It’s hard to think of a band with a career trajectory similar to Rancid. When punk exploded in the ‘90s, it was always the band repping first-wave British punk acts like U.K. Subs and GBH. And despite the mainstream success of singles such as “Ruby Soho” and “Time Bomb,” Rancid always stayed true to that foundation while peers such as Green Day and the Offspring embraced a more commercially successful sound.

Over the past 30 years, something else has happened: Rancid has become the credible punk act today’s safety pin-clad youth look to for inspiration, such as the Interrupters, who have worked with vocalist/guitarist Tim Armstrong as both a producer and the head of Hellcat Records. Fittingly, Rancid’s 10th full-length, Tomorrow Never Comes, serves as an example of how to grow out your liberty spikes gracefully.

Despite Rancid’s well-documented comparisons with the Clash, you’ll be disappointed if you’re expecting a modern-day equivalent to the latter’s triple-album Sandinista! Instead, Tomorrow Never Comes features 16 songs with a median length of under two minutes. Correspondingly, Rancid sets the tone early with the album’s title track, which includes everything you want in a Rancid song: buzzsaw guitars, infectious melodies, and Armstrong and Lars Frederiksen’s instantly recognizable vocals (bassist Matt Freeman also adds his own growling accompaniment to the chorus).

To be clear, Tomorrow Never Comes has little in common sonically with the band’s 1995’s rightfully worshiped …And Out Come the Wolves. But the members who played on that album are now in their 50s and the fact that the band isn’t trying to recreate their past while still showing no signs of mellowing out is refreshing in today’s nostalgia-driven musical landscape (although like Laura Jane Grace, we wouldn’t mind an Operation Ivy reunion).

Songs such as the electrified sea shanty “Devil In Disguise” and bouncy sing-along “It’s a Road to Righteousness” see Rancid focusing on its strengths, which includes an undeniably powerful rhythm section and Armstrong’s signature warble. In fact, you can almost picture a battered Gretsch hollowbody hanging between his legs as Armstrong introspectively muses, “I look upon the world we’re in, twilight of my life appears” on the latter track.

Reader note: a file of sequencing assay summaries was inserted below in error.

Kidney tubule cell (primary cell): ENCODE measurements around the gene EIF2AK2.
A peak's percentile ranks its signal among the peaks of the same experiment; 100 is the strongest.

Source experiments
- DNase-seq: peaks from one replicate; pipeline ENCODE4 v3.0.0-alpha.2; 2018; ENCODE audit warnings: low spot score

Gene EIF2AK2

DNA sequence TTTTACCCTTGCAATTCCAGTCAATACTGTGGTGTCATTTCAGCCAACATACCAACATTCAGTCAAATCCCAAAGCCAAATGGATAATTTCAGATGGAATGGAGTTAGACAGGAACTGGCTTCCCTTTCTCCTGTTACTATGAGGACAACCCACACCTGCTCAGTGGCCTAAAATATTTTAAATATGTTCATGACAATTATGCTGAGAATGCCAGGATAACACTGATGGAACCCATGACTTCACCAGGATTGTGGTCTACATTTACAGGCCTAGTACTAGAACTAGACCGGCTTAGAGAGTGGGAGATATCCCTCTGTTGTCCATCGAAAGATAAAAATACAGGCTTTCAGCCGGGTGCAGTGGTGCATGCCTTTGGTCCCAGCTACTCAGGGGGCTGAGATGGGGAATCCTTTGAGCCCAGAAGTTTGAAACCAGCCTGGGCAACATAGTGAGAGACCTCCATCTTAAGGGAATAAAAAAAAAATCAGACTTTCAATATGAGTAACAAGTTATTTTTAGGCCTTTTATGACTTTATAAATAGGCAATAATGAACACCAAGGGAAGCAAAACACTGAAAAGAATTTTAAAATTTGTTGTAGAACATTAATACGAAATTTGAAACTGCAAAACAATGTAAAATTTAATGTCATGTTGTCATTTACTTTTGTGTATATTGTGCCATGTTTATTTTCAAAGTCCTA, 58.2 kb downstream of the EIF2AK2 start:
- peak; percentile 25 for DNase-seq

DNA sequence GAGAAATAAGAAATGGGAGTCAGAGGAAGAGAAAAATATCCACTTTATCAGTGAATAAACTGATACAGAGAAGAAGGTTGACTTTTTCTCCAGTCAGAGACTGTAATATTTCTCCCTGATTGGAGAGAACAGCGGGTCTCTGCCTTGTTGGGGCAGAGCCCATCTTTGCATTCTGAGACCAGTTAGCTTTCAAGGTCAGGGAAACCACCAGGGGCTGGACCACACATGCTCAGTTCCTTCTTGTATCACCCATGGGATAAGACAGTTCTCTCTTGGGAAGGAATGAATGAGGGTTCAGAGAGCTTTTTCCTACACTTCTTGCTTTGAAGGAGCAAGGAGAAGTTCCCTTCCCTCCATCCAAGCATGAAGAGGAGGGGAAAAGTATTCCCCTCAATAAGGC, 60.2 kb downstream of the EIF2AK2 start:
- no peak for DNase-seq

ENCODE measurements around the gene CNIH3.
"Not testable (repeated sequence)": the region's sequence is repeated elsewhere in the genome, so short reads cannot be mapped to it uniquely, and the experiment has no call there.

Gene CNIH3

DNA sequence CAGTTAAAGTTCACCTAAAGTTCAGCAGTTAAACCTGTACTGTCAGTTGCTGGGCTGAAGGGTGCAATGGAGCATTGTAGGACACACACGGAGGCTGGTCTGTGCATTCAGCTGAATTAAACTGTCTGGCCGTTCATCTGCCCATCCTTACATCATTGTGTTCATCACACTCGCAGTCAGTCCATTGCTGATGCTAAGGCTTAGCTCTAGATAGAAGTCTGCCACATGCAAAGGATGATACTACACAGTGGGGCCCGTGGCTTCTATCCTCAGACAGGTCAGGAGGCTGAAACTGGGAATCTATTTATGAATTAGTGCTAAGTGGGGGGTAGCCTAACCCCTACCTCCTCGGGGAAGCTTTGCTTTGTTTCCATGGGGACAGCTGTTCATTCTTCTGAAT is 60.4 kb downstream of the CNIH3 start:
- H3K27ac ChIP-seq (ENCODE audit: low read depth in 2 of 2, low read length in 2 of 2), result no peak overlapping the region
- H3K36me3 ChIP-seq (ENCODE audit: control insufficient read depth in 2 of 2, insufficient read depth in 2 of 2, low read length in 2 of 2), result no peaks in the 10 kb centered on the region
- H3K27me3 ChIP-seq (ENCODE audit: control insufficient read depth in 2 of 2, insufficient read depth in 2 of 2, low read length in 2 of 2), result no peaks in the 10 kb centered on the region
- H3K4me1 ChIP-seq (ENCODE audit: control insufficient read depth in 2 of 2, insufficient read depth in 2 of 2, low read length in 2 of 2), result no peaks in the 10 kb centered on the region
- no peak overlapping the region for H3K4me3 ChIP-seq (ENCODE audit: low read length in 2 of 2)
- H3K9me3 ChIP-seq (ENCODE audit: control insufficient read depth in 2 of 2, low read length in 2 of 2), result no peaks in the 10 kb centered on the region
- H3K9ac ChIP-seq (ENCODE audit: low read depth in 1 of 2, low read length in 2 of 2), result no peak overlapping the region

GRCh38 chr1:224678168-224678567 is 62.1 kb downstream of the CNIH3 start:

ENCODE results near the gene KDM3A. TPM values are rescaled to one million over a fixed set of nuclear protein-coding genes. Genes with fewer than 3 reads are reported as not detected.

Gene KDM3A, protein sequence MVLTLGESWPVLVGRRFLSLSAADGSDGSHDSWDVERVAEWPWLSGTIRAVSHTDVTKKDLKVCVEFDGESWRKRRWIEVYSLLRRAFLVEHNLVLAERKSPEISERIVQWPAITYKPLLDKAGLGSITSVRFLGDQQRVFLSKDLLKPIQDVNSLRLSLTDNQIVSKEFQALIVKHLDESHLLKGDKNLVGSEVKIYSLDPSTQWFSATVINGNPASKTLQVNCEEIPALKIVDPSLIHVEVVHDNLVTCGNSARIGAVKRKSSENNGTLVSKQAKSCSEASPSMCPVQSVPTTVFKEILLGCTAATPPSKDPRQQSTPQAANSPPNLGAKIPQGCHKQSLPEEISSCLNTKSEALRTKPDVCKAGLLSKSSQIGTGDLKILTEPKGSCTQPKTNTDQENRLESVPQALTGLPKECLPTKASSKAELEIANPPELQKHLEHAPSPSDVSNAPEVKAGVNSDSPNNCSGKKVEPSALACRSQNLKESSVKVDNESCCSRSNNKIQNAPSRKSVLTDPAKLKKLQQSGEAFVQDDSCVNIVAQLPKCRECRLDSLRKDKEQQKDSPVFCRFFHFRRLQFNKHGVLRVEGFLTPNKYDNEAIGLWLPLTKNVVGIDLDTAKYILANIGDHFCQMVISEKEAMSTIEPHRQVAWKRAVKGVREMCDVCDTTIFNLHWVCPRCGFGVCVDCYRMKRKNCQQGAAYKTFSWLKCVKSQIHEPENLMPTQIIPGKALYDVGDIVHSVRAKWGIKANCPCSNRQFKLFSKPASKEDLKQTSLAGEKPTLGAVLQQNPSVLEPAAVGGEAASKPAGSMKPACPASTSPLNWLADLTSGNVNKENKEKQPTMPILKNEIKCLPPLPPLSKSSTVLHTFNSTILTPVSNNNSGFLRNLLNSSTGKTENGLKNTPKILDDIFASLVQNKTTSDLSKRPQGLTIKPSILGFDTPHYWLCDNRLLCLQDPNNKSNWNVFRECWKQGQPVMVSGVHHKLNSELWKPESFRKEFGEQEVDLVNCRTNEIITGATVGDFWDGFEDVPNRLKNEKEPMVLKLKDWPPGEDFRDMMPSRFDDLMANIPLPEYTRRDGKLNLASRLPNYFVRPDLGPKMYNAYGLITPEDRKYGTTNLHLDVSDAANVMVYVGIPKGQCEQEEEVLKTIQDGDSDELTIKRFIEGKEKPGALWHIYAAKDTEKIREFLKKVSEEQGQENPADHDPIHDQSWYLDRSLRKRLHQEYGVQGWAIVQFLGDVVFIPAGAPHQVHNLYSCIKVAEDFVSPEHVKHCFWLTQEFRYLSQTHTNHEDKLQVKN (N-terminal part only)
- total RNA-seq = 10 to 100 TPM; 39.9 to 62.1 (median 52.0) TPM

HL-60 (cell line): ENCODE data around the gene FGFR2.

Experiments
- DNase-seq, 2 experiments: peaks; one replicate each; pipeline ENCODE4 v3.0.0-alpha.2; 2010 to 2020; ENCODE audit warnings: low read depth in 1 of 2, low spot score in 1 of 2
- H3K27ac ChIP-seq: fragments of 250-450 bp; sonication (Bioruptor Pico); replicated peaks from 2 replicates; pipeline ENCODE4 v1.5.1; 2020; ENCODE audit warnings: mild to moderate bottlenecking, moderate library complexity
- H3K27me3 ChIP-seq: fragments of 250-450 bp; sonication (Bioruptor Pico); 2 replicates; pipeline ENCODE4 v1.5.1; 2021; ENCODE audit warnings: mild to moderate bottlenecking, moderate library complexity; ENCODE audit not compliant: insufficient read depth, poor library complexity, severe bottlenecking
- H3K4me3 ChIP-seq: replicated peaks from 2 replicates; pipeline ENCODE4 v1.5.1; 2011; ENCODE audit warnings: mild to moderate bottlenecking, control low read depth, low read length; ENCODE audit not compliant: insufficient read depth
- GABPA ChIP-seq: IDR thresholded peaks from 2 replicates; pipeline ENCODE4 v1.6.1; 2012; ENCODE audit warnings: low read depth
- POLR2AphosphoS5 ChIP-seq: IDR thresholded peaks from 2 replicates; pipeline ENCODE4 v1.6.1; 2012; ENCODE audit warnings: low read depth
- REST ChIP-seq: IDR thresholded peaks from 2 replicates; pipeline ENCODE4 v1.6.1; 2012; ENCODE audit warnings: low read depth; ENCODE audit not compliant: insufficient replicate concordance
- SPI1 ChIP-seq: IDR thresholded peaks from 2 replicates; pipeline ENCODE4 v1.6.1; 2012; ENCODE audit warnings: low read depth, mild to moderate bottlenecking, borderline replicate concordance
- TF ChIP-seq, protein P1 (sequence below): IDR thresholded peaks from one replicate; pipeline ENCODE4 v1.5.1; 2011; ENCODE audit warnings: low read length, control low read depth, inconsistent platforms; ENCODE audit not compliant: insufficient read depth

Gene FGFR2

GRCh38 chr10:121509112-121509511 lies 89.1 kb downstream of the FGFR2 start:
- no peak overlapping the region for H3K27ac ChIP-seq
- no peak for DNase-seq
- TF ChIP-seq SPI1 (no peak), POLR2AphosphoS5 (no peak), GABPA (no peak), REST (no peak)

Fans of Rancid classics such as “Maxwell Murder” will appreciate Freeman’s nimble-fingered opening to “Magnificent Rogue” and “Eddie the Butcher.” Similarly, Frederiksen fans will revel in the subtle dynamics of “Drop Dead Inn,” which takes the listener on a two-minute-long journey of existential joy and doubt. The sinister sounding “Mud, Blood, & Gold” further adds to the outlaw aesthetic of the album, while “The Bloody & Violent History” chronicles the corruption of San Francisco’s seedy Barbary Coast, a locale tied to the album’s conceptual center.

Admittedly, Rancid doesn’t venture too far outside of its sonic comfort zone on Tomorrow Never Comes and 30 seconds into each song, it’s not difficult to guess their structure and how they’ll likely resolve. Rather than being a weakness, this is one of the album’s strengths. It might not be a journey to the end of the East Bay, but Tomorrow Never Ends is a journey to the act’s next collective destination.

In that spirit, the album ends with “When the Smoke Clears,” a working-class anthem which finds band members harmonizing together as they sing about love and redemption. If Armstrong’s verses are almost indecipherable at times, that’s OK — ultimately, it’s less about the words and more about a feeling.